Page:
The Direct Primary Care Revolution: Why This Model is Changing Healthcare
Direct primary care (DPC), a sort of primary care billing and payment arrangement made between patients and medical professionals without submitting claims to insurance carriers, is practiced in the United States. It is an all-encompassing word that includes several methods of delivering healthcare that involve a direct financial connection between individuals and healthcare professionals.
Direct primary care (DPC) is a business concept that enables primary care doctors to provide their services to patients directly for a monthly or annual charge without the involvement of an insurance company. Without having to pay any additional expenses at the time of treatment, the patient can access a range of primary care services, including consultations, exams, care coordination, and some lab services, by paying a membership fee.
The practice known as “direct primary care” (or DPC) is one choice that is gaining favor. DPC practices often operate on a subscription model, in contrast to the conventional primary care paradigm. To be on the doctor's panel, the patient must pay a monthly fee. In exchange, the price pays for in-person (or online) patient consultations as well as frequently other clinical and laboratory services. Numerous DPC clinics such as Craft Concierge further provide flexible appointment options and after-hours text and/or video access to the medical personnel.
The American Academy of Family Physicians claims that DPC benefits patients by offering significant savings and more access to and time with doctors. Family doctors may treat patients holistically thanks to DPC, which also lowers the costs and counterproductive incentives of fee-for-service third-party payer billing.
Patients often prefer a lengthy 45–60 minute conversation with a doctor rather than a fast 10-15 minute session so the doctor can go further into the patient's issues and concerns. Insurance is often not accepted by DPC practices. To cover emergencies and less frequently utilized specialized services that are not offered by the DPC practice, the majority of DPC practices nevertheless advise patients to combine their subscriptions with a high-deductible “wraparound” insurance policy.
It is explained to her patients in the following way by Denver-based DPC specialist Dr. Brieanna Seefeldt: “With the direct primary care approach, your insurance is used for what it is designed to cover: catastrophic health events, hospitalizations, specialist treatment, imaging, and surgery. You can still use your insurance to pay for prescription drugs and lab tests. However, we are passing on discounts we've found for prescription medications, lab work, imaging, and supplements to you. We're here to help you manage the healthcare system so you can get the most out of your time and money.
Instead of trying to cram too many appointments into a busy day, doctors who have adopted the DPC model value the opportunity to spend more time with patients and address their underlying needs. Additionally, DPC doctors experience fewer administrative problems because they don't have to deal with the majority of insurance issues. This frees them up to spend more time doing what they went to medical school for practicing medicine.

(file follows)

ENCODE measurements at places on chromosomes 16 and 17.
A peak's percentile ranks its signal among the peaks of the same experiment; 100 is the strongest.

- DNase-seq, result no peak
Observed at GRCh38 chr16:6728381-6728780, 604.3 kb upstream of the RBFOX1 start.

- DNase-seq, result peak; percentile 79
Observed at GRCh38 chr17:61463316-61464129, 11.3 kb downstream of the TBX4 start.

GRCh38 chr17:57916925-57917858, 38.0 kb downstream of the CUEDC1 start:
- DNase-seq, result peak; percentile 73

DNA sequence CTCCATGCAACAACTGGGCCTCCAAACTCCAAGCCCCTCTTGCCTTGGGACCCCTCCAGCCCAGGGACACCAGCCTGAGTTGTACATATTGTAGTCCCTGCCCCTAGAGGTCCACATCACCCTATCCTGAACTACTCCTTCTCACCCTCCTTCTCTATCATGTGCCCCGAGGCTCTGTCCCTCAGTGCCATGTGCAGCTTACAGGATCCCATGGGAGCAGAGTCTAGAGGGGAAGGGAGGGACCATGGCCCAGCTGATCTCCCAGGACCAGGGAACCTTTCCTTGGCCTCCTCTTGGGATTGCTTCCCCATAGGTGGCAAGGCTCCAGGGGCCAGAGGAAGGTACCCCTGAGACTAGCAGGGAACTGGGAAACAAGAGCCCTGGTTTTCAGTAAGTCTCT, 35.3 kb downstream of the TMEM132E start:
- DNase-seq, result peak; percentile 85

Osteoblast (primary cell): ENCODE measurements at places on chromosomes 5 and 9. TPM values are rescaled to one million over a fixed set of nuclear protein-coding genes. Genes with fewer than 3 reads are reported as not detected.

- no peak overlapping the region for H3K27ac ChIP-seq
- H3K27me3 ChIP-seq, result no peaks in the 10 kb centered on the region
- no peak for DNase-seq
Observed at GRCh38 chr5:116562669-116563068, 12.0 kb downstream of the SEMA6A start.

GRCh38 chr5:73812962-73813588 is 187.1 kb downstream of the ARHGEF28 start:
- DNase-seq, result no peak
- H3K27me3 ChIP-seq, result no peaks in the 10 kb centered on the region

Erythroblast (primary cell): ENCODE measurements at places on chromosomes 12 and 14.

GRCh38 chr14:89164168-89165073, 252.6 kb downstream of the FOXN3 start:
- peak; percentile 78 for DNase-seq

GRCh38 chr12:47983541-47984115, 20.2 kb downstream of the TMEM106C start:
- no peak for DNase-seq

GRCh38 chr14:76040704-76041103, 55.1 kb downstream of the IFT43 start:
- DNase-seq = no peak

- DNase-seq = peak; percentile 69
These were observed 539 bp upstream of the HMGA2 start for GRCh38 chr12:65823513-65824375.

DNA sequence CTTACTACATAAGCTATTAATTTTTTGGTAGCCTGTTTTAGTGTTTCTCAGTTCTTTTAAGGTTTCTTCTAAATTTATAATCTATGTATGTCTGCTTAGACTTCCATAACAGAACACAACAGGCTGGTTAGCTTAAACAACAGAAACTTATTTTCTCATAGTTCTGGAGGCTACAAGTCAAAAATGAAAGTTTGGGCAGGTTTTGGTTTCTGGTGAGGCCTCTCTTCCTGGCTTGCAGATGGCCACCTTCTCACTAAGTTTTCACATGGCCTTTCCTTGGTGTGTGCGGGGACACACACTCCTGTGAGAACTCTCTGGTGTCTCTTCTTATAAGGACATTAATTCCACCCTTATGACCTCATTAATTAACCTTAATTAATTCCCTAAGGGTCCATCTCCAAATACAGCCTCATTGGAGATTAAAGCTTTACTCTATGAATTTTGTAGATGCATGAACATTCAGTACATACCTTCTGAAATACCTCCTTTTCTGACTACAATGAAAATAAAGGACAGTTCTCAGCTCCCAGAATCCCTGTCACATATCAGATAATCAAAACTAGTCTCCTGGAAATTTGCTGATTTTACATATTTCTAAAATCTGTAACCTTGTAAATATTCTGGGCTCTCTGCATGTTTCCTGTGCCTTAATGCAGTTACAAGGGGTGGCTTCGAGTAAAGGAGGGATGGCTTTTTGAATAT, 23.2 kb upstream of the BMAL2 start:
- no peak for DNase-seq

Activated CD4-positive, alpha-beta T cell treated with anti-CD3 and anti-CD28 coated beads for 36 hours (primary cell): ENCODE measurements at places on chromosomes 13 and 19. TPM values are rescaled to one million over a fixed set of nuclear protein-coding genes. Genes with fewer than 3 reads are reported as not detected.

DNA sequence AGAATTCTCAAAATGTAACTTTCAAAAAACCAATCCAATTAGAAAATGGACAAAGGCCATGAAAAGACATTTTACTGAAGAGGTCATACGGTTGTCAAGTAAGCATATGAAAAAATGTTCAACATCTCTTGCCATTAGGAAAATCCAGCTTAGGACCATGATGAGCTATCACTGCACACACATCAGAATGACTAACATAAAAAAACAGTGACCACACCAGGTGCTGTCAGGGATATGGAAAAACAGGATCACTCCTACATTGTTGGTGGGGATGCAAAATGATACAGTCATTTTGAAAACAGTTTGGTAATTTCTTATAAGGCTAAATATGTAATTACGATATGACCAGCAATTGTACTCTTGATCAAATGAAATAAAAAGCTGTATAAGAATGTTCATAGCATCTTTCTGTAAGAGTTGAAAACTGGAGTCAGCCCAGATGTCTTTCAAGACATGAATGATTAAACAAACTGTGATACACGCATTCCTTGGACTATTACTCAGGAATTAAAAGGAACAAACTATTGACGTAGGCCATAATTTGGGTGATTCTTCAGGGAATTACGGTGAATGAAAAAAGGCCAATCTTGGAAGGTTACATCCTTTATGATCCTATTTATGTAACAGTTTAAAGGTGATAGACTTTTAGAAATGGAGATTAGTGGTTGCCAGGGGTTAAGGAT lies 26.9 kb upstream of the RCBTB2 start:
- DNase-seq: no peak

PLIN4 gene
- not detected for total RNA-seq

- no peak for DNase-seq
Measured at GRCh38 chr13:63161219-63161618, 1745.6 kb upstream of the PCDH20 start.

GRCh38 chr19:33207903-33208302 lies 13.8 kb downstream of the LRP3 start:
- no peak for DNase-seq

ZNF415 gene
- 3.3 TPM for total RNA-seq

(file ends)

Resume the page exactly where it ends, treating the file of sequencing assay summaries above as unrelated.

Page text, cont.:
DPC opponents point out that DPC doctors often see fewer patients than more conventional primary care doctors (and the associated “concierge medicine” movement).
The growing lack of primary care doctors (as well as many other specialists) is a serious issue, but DPC doctors did not cause it. Traditional primary care doctors also “experience more burnout and anxiety than other healthcare professionals” as a result of their discontent with the existing environment of medicine, which includes “compliance with numerous regulatory and payer requirements.” If transitioning to a DPC model improves professional happiness, this can lessen burnout and retain them in the pool of practicing doctors.
There will be a greater need for primary care physicians as more patients enroll in DPC practices. The fixed number of Medicare-funded “residency” training programs in various specialties (family practice, surgery, etc.) is currently the bottleneck in the production of new physicians. By choosing DPC practices, patients are letting regulators and lawmakers know that additional funding is needed for primary care residency programs.
Changing the Way We Think About Healthcare Through Direct Primary Care
In the past, the patient and the sole independent physician were responsible for providing primary medical treatment. But in the early 20th century, Theodore Roosevelt's presidential platform included the development of the idea of health insurance. Primary care doctors are now required to obtain prior authorization, bill insurance companies, and wait for reimbursements as part of their regular practice management.
A relatively new idea called direct primary care (DPC) takes independent physicians back to the time when they dealt directly with patients for both payment and services. The DPC model mostly eschews insurance companies and is based on patient membership fees that cover the majority of fundamental treatments.
The distinctive DPC model is revolutionizing how independent physicians and their patients approach healthcare by eliminating the insurance companies as a middleman and returning to the principles of the doctor-patient connection. In a DPC practice, complicated fees and reimbursements don't exist. Instead, the patient gives the doctor's office a regular monthly charge.
More to Read: